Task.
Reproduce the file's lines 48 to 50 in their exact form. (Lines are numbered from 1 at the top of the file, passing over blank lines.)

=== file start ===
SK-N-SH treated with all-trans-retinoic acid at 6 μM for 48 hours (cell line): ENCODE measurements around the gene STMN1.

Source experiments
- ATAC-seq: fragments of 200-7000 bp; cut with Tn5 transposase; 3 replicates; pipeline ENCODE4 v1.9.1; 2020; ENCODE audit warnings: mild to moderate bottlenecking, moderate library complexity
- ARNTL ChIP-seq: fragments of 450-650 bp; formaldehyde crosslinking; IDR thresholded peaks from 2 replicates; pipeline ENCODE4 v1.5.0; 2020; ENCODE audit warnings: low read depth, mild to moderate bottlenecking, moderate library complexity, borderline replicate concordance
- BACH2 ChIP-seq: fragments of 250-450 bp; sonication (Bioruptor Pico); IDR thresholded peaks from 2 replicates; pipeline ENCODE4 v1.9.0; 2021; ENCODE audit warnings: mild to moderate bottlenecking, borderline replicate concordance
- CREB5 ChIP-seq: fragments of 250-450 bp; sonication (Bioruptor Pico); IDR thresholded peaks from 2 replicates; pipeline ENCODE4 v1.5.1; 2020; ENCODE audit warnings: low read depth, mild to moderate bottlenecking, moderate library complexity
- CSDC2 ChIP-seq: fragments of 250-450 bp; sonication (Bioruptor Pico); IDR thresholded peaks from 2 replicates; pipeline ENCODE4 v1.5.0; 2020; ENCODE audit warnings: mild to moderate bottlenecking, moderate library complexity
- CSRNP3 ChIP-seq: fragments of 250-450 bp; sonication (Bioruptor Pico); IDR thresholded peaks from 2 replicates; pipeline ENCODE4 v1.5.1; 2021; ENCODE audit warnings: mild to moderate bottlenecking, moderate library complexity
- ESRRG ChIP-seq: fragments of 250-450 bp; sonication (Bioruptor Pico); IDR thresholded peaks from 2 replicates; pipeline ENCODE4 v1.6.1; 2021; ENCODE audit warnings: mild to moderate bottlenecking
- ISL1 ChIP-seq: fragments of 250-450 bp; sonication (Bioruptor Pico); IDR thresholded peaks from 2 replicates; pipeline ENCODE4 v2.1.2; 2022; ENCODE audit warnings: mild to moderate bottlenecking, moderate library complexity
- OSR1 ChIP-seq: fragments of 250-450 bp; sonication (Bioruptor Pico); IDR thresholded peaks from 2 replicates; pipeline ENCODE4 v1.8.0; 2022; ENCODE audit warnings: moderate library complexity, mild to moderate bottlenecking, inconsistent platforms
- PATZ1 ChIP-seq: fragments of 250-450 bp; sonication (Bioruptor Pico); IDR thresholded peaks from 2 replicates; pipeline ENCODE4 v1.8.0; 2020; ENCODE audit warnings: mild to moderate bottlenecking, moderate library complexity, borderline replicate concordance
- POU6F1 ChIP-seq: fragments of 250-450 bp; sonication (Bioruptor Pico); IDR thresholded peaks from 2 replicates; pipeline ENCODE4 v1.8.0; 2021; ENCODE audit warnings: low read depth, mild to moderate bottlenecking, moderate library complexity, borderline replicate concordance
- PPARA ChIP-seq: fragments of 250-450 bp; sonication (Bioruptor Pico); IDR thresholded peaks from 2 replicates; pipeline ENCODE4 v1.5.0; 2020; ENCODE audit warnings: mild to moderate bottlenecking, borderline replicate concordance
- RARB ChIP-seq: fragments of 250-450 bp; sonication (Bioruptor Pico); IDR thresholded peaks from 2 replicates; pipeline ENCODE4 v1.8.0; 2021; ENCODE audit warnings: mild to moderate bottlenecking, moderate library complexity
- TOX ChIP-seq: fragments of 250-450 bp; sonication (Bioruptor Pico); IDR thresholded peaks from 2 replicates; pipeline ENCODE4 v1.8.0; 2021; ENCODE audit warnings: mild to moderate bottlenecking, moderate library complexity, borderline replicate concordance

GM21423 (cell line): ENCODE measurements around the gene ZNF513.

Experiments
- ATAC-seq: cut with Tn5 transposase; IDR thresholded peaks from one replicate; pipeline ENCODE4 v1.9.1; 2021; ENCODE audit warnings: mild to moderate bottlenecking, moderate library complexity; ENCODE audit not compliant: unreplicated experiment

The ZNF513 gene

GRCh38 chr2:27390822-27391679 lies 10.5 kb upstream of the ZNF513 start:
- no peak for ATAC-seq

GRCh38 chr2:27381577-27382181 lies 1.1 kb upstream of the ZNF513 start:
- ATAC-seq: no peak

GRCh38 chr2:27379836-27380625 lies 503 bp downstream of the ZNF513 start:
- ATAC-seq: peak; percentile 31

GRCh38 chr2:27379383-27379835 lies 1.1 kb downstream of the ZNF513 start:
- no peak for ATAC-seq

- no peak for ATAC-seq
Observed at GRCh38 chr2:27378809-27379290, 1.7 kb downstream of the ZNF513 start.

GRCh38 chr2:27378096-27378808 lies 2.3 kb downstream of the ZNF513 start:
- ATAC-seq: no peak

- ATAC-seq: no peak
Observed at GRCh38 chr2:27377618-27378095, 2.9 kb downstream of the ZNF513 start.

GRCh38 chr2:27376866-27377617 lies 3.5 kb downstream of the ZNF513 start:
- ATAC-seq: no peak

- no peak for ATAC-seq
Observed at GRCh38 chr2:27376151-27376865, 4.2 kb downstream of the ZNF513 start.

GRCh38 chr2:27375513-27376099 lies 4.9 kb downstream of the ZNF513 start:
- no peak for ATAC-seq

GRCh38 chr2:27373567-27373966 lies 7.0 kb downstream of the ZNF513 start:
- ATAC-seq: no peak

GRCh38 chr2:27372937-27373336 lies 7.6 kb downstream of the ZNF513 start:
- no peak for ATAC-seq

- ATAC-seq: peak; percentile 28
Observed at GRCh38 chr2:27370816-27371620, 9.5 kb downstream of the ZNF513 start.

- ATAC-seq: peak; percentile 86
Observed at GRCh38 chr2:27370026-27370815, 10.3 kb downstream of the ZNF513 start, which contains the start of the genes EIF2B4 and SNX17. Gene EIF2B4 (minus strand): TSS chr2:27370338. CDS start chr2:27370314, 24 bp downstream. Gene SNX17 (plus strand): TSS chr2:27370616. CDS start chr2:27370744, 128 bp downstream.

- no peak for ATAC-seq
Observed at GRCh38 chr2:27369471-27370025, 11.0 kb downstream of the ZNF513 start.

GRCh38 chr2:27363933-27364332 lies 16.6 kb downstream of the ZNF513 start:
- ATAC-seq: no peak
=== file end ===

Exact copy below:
Observed at GRCh38 chr2:27370026-27370815, 10.3 kb downstream of the ZNF513 start, which contains the start of the genes EIF2B4 and SNX17. Gene EIF2B4 (minus strand): TSS chr2:27370338. CDS start chr2:27370314, 24 bp downstream. Gene SNX17 (plus strand): TSS chr2:27370616. CDS start chr2:27370744, 128 bp downstream.

- no peak for ATAC-seq
Observed at GRCh38 chr2:27369471-27370025, 11.0 kb downstream of the ZNF513 start.